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Slaughter of nearly 1,500 dolphins sparks outcry over traditional hunt in Faroe Islands


The recent mass killing of nearly 1,500 dolphins in the remote Faroe Islands has reignited a longstanding controversy surrounding a centuries-old tradition that environmentalists denounce as inhumane.


Hunters used speedboats and water scooters to drive the pod of white-sided dolphins into the largest fjord in the North Atlantic territory, where they were corralled into shallow waters and slaughtered. While many locals defend the hunt as a vital traditional practice, with the meat and blubber shared among the community in the semi-independent Danish territory located between Scotland and Iceland, the scale of this year's hunt, believed to be the largest in Faroese history, may be too much to sustain the population of around 50,000.


The Sea Shepherd conservation group, which has campaigned against the Faroese "Grind" hunt since the 1980s, explained that there is now an excess of dolphin meat from this hunt, which the participants and locals in the area do not wish to consume. As a result, they are offering the dolphin meat to other districts in the hope of avoiding waste.


The chairman of the Faroese Whalers Association, Olavur Sjurdarberg, admitted that the hunters had underestimated the size of the pod and only realized their mistake when they began the killings. This miscalculation has led to widespread shock and concern among the local population.


Whale and dolphin meat is considered an integral part of Faroese food culture and history, dating back to the islands' initial settlement. However, even those who support the practice are worried that this year's hunt will attract unwanted international attention.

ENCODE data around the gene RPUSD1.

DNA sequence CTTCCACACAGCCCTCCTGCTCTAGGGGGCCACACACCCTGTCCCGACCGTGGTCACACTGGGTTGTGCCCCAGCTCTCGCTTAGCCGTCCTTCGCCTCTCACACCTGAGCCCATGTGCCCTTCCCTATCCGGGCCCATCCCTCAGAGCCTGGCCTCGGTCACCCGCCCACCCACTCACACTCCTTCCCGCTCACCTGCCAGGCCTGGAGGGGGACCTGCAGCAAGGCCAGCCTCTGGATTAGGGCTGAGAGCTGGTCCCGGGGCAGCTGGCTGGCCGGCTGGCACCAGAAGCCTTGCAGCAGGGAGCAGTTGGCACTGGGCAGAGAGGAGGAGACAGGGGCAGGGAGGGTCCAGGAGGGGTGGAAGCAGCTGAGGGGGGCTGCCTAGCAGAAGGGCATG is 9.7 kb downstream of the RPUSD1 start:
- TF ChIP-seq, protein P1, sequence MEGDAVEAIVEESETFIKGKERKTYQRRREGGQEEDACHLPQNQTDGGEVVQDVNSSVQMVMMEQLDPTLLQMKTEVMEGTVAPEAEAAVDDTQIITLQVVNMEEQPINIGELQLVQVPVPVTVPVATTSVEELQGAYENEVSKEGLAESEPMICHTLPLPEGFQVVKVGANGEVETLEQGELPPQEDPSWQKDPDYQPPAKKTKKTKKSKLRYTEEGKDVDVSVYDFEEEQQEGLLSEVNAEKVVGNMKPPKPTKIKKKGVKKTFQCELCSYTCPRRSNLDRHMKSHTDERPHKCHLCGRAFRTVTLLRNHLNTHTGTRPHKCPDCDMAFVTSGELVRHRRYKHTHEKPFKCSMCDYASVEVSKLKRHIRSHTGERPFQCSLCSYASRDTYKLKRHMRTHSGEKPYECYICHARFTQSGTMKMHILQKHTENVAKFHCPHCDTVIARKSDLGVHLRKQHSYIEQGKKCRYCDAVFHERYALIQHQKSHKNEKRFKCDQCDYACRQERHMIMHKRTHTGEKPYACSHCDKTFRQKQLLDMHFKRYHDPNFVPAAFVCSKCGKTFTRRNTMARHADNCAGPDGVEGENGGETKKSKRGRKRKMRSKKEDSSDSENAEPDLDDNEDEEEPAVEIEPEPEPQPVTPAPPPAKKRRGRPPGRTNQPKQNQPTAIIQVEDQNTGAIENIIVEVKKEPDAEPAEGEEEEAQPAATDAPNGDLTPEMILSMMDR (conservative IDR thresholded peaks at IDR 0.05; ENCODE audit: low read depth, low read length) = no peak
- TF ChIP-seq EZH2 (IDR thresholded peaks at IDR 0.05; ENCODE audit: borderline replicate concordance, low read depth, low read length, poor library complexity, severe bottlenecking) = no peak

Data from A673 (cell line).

The mass killing of white-sided dolphins is legal but deeply unpopular, and the scale of this year's hunt has outraged many Faroese citizens, according to Sjurdur Skaale, a Danish lawmaker for the Faroe Islands. The hunt closely approaches the Japanese government's quota for the entire six-month capture and killing season in Taiji, Japan, a location that gained global infamy following the release of the documentary "The Cove" in 2009. Japan is another country criticized by environmentalists for its whale hunting practices.


The Faroese dolphin hunt gained international attention through the "Seaspiracy" documentary on Netflix earlier this year. Alex Cornelissen, the CEO of Sea Shepherd, which campaigns against whaling worldwide, condemned the scale of the Faroese hunt, especially considering the current global pandemic, emphasizing the importance of living in harmony with nature rather than wiping it out.


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